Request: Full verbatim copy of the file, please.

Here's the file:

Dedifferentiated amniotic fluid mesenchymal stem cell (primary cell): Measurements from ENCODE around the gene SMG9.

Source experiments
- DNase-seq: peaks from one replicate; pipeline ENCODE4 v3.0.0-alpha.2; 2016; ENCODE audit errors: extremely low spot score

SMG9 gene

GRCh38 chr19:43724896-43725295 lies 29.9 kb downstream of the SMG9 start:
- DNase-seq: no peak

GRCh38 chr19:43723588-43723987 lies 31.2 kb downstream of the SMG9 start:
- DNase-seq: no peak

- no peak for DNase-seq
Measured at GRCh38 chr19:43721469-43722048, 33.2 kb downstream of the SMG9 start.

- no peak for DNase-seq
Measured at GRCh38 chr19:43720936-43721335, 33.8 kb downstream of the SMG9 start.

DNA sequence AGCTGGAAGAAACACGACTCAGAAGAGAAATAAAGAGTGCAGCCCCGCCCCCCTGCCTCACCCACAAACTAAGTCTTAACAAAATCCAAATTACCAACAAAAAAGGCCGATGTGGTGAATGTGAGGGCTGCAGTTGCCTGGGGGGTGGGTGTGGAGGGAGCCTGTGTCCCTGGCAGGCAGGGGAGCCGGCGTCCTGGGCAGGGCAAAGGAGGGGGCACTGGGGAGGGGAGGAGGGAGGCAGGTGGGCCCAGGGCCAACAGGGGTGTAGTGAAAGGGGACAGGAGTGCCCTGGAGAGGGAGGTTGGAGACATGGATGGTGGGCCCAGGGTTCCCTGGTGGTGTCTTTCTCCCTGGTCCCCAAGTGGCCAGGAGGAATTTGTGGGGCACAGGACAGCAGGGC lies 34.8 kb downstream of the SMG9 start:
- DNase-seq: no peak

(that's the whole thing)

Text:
Dedifferentiated amniotic fluid mesenchymal stem cell (primary cell): Measurements from ENCODE around the gene SMG9.

Source experiments
- DNase-seq: peaks from one replicate; pipeline ENCODE4 v3.0.0-alpha.2; 2016; ENCODE audit errors: extremely low spot score

SMG9 gene

GRCh38 chr19:43724896-43725295 lies 29.9 kb downstream of the SMG9 start:
- DNase-seq: no peak

GRCh38 chr19:43723588-43723987 lies 31.2 kb downstream of the SMG9 start:
- DNase-seq: no peak

- no peak for DNase-seq
Measured at GRCh38 chr19:43721469-43722048, 33.2 kb downstream of the SMG9 start.

- no peak for DNase-seq
Measured at GRCh38 chr19:43720936-43721335, 33.8 kb downstream of the SMG9 start.

DNA sequence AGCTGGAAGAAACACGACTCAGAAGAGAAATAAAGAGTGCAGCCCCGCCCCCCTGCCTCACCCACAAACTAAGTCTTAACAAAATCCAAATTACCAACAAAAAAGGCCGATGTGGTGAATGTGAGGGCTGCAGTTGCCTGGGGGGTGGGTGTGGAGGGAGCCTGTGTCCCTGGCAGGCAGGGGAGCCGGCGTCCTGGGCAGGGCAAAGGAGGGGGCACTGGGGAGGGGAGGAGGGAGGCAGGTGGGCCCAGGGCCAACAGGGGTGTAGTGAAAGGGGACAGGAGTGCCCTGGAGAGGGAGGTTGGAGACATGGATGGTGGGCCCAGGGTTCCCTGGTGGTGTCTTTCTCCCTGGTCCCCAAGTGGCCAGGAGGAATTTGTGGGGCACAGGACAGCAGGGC lies 34.8 kb downstream of the SMG9 start:
- DNase-seq: no peak